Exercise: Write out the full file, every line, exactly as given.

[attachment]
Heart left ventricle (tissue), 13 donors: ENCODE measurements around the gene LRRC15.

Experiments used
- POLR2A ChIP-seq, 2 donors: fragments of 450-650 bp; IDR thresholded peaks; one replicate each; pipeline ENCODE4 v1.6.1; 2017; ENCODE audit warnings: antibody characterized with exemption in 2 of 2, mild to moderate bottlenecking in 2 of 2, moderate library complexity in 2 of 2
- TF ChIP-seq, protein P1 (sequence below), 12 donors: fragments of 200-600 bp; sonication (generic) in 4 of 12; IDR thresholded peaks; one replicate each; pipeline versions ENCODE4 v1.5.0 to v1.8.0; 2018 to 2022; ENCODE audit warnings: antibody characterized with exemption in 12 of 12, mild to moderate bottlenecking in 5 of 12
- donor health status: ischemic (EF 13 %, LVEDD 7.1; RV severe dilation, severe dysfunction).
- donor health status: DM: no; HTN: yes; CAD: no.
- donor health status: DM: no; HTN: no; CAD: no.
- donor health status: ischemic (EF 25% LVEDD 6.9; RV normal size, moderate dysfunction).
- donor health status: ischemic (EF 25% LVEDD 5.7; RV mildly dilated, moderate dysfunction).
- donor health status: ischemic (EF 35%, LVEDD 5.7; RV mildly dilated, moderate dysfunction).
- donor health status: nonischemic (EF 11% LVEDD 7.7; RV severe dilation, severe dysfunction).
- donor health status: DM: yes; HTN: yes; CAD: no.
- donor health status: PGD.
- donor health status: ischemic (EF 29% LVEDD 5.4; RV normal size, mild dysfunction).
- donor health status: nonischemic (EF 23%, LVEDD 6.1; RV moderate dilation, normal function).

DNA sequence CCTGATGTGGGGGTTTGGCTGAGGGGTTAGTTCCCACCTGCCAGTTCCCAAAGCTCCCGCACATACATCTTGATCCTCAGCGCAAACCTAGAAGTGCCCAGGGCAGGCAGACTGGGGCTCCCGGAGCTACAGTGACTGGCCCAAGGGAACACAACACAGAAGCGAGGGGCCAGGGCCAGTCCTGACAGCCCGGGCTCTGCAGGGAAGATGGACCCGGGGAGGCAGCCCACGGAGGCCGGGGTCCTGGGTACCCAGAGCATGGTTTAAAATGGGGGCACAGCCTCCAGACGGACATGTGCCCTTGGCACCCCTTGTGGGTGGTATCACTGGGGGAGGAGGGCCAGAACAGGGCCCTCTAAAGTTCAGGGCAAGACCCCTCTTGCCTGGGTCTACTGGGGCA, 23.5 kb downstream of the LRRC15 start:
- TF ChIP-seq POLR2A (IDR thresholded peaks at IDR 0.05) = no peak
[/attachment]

Heart left ventricle (tissue), 13 donors: ENCODE measurements around the gene LRRC15.

Experiments used
- POLR2A ChIP-seq, 2 donors: fragments of 450-650 bp; IDR thresholded peaks; one replicate each; pipeline ENCODE4 v1.6.1; 2017; ENCODE audit warnings: antibody characterized with exemption in 2 of 2, mild to moderate bottlenecking in 2 of 2, moderate library complexity in 2 of 2
- TF ChIP-seq, protein P1 (sequence below), 12 donors: fragments of 200-600 bp; sonication (generic) in 4 of 12; IDR thresholded peaks; one replicate each; pipeline versions ENCODE4 v1.5.0 to v1.8.0; 2018 to 2022; ENCODE audit warnings: antibody characterized with exemption in 12 of 12, mild to moderate bottlenecking in 5 of 12
- donor health status: ischemic (EF 13 %, LVEDD 7.1; RV severe dilation, severe dysfunction).
- donor health status: DM: no; HTN: yes; CAD: no.
- donor health status: DM: no; HTN: no; CAD: no.
- donor health status: ischemic (EF 25% LVEDD 6.9; RV normal size, moderate dysfunction).
- donor health status: ischemic (EF 25% LVEDD 5.7; RV mildly dilated, moderate dysfunction).
- donor health status: ischemic (EF 35%, LVEDD 5.7; RV mildly dilated, moderate dysfunction).
- donor health status: nonischemic (EF 11% LVEDD 7.7; RV severe dilation, severe dysfunction).
- donor health status: DM: yes; HTN: yes; CAD: no.
- donor health status: PGD.
- donor health status: ischemic (EF 29% LVEDD 5.4; RV normal size, mild dysfunction).
- donor health status: nonischemic (EF 23%, LVEDD 6.1; RV moderate dilation, normal function).

DNA sequence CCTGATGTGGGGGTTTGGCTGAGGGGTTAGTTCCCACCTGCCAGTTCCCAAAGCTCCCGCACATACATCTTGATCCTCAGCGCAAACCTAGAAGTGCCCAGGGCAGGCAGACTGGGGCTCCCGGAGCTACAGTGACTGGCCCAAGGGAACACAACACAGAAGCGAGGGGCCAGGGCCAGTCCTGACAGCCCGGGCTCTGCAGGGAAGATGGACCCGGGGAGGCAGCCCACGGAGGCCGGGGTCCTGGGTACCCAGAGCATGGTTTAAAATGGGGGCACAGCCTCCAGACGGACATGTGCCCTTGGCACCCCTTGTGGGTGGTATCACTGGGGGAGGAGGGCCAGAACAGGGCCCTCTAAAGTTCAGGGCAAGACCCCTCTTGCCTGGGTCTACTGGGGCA, 23.5 kb downstream of the LRRC15 start:
- TF ChIP-seq POLR2A (IDR thresholded peaks at IDR 0.05) = no peak